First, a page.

“Lettie Peppercorn lives in a house on stilts near the wind-swept coast of Albion, with no one to talk to but Periwinkle the pigeon. Her days are filled with floor-sweeping, bed-making and soup-stirring. Her nights are filled with dreams of her mother, who vanished long ago. Nothing incredible has ever happened to Lettie, until one winter’s night… The night the Snow Merchant comes. He claims to be an alchemist – the greatest that ever lived – and in a mahogany suitcase, he carries his newest invention. It is an invention that will change Lettie’s life – and the world – forever. It is an invention called snow.”
If I had to describe this book in two words, they would be – simply magical. As soon as I started it, I couldn’t put it down. I’ve always had a soft spot for children’s books (see my review of Liesl and Po) but this one was utterly perfect. Many authors who give their book a supernatural or magical twist end up over-egging or complicating the plot, but The Snow Merchant was simple yet intriguing, clever but not confusing.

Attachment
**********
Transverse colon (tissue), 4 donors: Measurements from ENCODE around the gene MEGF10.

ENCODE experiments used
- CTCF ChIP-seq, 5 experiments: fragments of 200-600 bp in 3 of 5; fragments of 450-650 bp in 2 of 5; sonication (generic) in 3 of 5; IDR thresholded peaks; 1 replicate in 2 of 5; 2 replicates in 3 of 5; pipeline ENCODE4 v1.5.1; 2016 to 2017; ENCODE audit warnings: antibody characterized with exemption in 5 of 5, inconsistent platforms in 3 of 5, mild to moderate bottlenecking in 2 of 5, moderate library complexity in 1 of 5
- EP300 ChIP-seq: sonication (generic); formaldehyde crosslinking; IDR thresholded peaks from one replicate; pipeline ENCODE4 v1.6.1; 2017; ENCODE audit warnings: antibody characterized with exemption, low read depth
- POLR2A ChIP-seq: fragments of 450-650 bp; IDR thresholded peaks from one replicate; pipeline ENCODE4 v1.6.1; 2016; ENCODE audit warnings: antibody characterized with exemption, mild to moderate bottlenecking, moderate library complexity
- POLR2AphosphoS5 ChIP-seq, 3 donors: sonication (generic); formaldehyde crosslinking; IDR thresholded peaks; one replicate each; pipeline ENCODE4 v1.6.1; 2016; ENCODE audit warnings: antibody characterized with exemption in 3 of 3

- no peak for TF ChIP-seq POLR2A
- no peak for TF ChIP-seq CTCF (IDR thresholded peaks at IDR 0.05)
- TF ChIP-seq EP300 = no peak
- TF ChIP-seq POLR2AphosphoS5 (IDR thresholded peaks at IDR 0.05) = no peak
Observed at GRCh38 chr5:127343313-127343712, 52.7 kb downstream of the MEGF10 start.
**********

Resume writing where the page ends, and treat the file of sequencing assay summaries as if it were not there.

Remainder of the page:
We follow the story of Lettie Peppercorn in her quest to find her mother, who she has been separated from for many years. She meets a raft of characters – Noah, who can grow plants on his shoulder, the Walrus and the Goggler, two vile and greedy women, and most importantly, the Snow Merchant – Blüstav. He walks into Lettie’s inn one day to reveal his magic creation – snow, the likes of which the world has never seen before – and piques her curiosity when he lets a mention of her mother, Teresa, slip. Lettie finds out that her mother used to be Blüstav’s apprentice – and that the snow he is toting around town was actually Teresa’s conception. He’s also the one who has been keeping them apart…
As little Lettie Peppercorn’s quest to be reunited with her beloved mother gets more challenging, she needs her new friend Noah, some quick thinking and her natural talents to get out of some sticky situations.
A complex yet easy to follow story, The Snow Merchant is interspersed with stunning illustrations, beautiful fonts and chapter headings. A gorgeously written and produced novel, this lovely tale by Sam Gayton can do no wrong in my eyes.
Many thanks to Andersen Press for the review copy.